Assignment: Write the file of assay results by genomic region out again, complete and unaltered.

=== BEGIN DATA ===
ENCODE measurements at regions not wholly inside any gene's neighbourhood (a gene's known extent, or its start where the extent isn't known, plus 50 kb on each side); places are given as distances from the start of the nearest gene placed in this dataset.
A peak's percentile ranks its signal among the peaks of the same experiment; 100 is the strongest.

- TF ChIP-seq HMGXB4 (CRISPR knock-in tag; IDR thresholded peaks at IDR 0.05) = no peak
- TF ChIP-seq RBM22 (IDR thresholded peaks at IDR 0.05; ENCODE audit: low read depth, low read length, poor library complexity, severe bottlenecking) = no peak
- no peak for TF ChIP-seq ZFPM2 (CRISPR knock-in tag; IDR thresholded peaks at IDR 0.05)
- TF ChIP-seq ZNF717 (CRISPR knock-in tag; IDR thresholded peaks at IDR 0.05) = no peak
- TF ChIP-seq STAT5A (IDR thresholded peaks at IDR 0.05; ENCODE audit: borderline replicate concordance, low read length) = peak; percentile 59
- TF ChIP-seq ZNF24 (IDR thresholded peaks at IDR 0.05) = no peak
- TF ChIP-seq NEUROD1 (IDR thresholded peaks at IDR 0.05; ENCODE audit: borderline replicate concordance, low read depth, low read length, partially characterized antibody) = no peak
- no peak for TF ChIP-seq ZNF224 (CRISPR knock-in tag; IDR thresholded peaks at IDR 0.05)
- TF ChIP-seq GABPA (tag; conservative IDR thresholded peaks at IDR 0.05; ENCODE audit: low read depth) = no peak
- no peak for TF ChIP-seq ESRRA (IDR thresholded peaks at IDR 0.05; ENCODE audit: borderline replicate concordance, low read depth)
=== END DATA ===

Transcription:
ENCODE measurements at regions not wholly inside any gene's neighbourhood (a gene's known extent, or its start where the extent isn't known, plus 50 kb on each side); places are given as distances from the start of the nearest gene placed in this dataset.
A peak's percentile ranks its signal among the peaks of the same experiment; 100 is the strongest.

- TF ChIP-seq HMGXB4 (CRISPR knock-in tag; IDR thresholded peaks at IDR 0.05) = no peak
- TF ChIP-seq RBM22 (IDR thresholded peaks at IDR 0.05; ENCODE audit: low read depth, low read length, poor library complexity, severe bottlenecking) = no peak
- no peak for TF ChIP-seq ZFPM2 (CRISPR knock-in tag; IDR thresholded peaks at IDR 0.05)
- TF ChIP-seq ZNF717 (CRISPR knock-in tag; IDR thresholded peaks at IDR 0.05) = no peak
- TF ChIP-seq STAT5A (IDR thresholded peaks at IDR 0.05; ENCODE audit: borderline replicate concordance, low read length) = peak; percentile 59
- TF ChIP-seq ZNF24 (IDR thresholded peaks at IDR 0.05) = no peak
- TF ChIP-seq NEUROD1 (IDR thresholded peaks at IDR 0.05; ENCODE audit: borderline replicate concordance, low read depth, low read length, partially characterized antibody) = no peak
- no peak for TF ChIP-seq ZNF224 (CRISPR knock-in tag; IDR thresholded peaks at IDR 0.05)
- TF ChIP-seq GABPA (tag; conservative IDR thresholded peaks at IDR 0.05; ENCODE audit: low read depth) = no peak
- no peak for TF ChIP-seq ESRRA (IDR thresholded peaks at IDR 0.05; ENCODE audit: borderline replicate concordance, low read depth)